A Brontë could have made so much of a scene like this – the tolling church bell, the mourners, the beautiful girl walking behind the coffin, the carriage silhouetted against the setting sun. However, Helme is not Brontë. Though Helme was praised for the moral tone of her novels, one of her reviewers said she should not “flatter herself with any expectation of figuring among the foremost of our literary countrywomen."
At any rate, Lady Neville, upon learning that smallpox is raging in the village, quickly turns the carriage around, but Sir Charles jumps out to comfort his niece Elizabeth, and to visit the grave of his long-lost sweetheart. Then we meet the virtuous clergyman Mr. Willoughby and his family, and the virtuous but poor clergyman Mr. Griffiths and his family.
Then, long story short, everybody goes to live in London where some idle cads who have gambled their inheritances away set their sights on the young heiresses Elizabeth and Fanny. Fanny and Elizabeth are kept in the background for long stretches of the novel; as though Helme wasn’t interested in them or didn’t know how to make them interesting. The girls do the usual heroine stuff: they are covered with confusion, they blush, they turn of a deathly pallor and faint dead away when the plot calls for it.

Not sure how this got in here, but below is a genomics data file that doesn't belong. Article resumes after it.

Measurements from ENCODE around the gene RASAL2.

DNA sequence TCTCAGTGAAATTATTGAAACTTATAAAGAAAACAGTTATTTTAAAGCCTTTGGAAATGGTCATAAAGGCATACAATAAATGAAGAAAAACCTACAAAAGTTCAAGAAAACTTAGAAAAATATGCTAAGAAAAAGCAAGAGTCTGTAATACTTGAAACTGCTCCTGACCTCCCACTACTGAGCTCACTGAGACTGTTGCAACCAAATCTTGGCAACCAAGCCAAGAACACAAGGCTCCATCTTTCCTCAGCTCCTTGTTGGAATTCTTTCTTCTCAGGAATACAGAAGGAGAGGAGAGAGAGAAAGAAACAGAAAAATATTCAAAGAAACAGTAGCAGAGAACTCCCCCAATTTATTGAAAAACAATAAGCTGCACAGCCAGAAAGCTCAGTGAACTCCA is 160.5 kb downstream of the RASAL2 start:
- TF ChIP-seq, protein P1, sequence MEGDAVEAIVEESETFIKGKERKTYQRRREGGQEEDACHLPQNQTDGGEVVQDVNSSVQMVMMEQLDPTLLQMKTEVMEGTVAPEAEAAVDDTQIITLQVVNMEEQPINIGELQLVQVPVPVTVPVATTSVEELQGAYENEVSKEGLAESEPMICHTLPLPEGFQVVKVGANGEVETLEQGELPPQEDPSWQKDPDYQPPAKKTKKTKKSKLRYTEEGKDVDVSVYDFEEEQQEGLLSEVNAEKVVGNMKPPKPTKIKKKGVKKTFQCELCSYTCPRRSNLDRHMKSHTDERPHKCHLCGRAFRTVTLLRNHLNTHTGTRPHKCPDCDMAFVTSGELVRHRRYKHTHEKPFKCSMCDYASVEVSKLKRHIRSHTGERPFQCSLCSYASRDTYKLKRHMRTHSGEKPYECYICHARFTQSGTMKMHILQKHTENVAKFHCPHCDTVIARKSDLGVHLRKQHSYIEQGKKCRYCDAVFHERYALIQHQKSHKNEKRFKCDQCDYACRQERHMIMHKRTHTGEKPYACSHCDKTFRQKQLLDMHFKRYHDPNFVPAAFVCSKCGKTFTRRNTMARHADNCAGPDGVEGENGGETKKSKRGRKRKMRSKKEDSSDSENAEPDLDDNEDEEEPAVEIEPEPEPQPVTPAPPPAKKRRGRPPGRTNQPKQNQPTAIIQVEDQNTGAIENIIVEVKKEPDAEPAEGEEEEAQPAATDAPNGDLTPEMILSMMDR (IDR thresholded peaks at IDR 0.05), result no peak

Sir Charles helps the virtuous poor: he hires Miss Griffiths as governess for the girls and pays her a handsome wage, he purchases army commissions for Charles Willoughby and Edward Griffiths, the clergymen's sons.
Sir Charles also patiently helps several high-born characters who have messed up their lives. Lady Belvue owes a fortune to various tradesmen and she has lost a fortune at the gaming tables but when bankruptcy and disgrace are staring her in the face, she vows to reform: “Alas! Sir Charles, harpies, vultures, sharpers have been, I shame to say, so long my associates, that all rectitude, all sense of moral and religious obligation has been obliterated and lost in the overwhelming vortex of gaming and dissipation!”
Likewise, the vortex of London is initially alluring for Fanny. Her head is turned by all the attention she gets, but not for long.